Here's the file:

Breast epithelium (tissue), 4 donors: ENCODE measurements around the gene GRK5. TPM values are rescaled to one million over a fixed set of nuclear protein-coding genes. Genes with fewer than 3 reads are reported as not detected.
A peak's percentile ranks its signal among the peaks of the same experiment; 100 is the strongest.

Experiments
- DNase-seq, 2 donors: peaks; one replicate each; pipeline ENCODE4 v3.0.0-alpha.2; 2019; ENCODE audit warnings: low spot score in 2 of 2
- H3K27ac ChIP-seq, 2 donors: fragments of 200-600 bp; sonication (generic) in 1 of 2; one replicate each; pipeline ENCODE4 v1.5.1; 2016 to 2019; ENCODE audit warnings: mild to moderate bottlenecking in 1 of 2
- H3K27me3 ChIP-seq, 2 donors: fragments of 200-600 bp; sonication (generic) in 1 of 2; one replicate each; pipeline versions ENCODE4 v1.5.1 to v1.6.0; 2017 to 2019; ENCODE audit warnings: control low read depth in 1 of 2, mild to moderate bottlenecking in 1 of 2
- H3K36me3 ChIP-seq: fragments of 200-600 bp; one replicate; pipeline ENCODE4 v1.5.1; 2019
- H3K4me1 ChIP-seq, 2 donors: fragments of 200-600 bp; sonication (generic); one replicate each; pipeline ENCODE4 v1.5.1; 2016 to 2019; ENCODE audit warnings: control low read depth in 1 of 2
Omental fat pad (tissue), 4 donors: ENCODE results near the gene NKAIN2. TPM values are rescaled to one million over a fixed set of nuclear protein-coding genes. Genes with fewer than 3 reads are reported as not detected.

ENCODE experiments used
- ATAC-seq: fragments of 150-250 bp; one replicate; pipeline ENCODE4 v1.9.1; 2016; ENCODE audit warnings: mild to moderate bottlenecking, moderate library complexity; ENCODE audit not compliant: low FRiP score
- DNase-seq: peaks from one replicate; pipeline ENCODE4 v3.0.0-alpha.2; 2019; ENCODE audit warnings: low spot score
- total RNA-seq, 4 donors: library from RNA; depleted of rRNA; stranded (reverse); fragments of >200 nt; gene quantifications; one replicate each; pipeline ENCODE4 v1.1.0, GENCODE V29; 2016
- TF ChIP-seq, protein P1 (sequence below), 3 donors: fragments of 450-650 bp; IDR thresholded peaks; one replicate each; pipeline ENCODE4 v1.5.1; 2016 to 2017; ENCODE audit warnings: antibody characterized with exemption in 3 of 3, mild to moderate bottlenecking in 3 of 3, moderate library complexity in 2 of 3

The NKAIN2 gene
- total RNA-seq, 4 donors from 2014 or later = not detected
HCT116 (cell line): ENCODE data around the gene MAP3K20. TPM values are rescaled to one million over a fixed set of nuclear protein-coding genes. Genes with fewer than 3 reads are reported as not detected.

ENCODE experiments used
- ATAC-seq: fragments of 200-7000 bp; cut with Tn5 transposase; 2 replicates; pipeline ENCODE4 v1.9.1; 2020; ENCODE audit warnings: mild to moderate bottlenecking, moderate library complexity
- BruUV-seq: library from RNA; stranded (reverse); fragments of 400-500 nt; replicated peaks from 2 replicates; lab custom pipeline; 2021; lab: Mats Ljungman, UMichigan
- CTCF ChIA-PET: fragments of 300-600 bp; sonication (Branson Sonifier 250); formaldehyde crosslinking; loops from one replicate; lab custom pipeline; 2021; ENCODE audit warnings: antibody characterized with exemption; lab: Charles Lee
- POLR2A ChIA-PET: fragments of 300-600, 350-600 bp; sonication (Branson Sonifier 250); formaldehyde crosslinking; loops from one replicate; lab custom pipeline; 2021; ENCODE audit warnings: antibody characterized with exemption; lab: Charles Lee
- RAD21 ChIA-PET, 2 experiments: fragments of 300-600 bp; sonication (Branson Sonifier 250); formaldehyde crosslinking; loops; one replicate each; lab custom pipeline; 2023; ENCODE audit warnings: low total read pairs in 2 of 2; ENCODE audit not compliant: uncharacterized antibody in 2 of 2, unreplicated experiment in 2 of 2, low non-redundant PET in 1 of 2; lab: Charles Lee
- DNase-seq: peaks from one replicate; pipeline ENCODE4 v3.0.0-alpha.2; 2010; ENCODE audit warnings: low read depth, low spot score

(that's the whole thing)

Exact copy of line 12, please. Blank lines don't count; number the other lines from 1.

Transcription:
- DNase-seq: peaks from one replicate; pipeline ENCODE4 v3.0.0-alpha.2; 2019; ENCODE audit warnings: low spot score